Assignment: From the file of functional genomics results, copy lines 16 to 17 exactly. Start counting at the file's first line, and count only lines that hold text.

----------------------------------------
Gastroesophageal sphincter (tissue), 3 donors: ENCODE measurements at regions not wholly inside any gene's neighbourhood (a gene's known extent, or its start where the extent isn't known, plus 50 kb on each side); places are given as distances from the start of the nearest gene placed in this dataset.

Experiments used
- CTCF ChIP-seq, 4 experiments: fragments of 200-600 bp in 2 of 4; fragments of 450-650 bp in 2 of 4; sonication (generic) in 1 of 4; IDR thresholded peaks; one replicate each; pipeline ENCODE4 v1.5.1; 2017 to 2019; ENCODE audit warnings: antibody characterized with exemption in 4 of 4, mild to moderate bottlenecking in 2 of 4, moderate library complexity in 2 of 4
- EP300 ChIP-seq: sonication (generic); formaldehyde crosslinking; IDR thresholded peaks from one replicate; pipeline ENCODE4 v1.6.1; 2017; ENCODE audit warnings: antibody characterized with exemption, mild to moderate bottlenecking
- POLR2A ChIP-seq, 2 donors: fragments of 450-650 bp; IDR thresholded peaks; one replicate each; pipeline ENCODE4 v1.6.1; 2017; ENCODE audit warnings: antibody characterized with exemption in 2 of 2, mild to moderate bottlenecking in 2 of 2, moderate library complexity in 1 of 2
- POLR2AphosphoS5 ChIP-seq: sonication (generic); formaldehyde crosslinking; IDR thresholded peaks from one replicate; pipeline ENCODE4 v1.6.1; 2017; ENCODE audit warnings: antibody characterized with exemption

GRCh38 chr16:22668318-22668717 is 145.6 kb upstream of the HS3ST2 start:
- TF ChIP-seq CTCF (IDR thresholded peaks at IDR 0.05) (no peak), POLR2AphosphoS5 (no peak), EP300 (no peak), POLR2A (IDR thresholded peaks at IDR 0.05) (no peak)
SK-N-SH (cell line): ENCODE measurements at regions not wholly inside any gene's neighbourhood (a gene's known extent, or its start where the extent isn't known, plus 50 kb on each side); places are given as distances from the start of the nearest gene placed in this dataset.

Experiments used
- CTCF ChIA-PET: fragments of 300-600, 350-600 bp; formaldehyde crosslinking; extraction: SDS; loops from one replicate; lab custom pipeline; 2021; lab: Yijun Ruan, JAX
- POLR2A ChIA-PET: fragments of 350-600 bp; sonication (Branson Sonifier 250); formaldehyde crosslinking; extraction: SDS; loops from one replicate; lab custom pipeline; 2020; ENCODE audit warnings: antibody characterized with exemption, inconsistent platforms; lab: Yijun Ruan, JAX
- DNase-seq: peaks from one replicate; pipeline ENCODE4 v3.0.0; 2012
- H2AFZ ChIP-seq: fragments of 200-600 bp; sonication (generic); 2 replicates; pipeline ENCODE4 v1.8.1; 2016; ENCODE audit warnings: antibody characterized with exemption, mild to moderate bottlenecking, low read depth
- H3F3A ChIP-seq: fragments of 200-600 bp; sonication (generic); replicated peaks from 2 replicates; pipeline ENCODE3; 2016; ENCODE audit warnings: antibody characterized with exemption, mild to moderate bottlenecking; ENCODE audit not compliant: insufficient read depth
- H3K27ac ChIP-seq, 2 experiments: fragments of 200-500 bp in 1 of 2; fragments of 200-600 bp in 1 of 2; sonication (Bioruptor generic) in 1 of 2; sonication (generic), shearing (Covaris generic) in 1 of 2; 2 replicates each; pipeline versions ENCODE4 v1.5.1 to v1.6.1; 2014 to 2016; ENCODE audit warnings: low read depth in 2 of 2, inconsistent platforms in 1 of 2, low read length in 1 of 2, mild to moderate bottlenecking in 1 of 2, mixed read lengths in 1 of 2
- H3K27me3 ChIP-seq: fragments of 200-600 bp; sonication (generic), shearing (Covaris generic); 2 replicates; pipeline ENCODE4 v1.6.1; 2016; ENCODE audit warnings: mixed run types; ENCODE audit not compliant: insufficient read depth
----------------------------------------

- H3K27ac ChIP-seq, 2 experiments: fragments of 200-500 bp in 1 of 2; fragments of 200-600 bp in 1 of 2; sonication (Bioruptor generic) in 1 of 2; sonication (generic), shearing (Covaris generic) in 1 of 2; 2 replicates each; pipeline versions ENCODE4 v1.5.1 to v1.6.1; 2014 to 2016; ENCODE audit warnings: low read depth in 2 of 2, inconsistent platforms in 1 of 2, low read length in 1 of 2, mild to moderate bottlenecking in 1 of 2, mixed read lengths in 1 of 2
- H3K27me3 ChIP-seq: fragments of 200-600 bp; sonication (generic), shearing (Covaris generic); 2 replicates; pipeline ENCODE4 v1.6.1; 2016; ENCODE audit warnings: mixed run types; ENCODE audit not compliant: insufficient read depth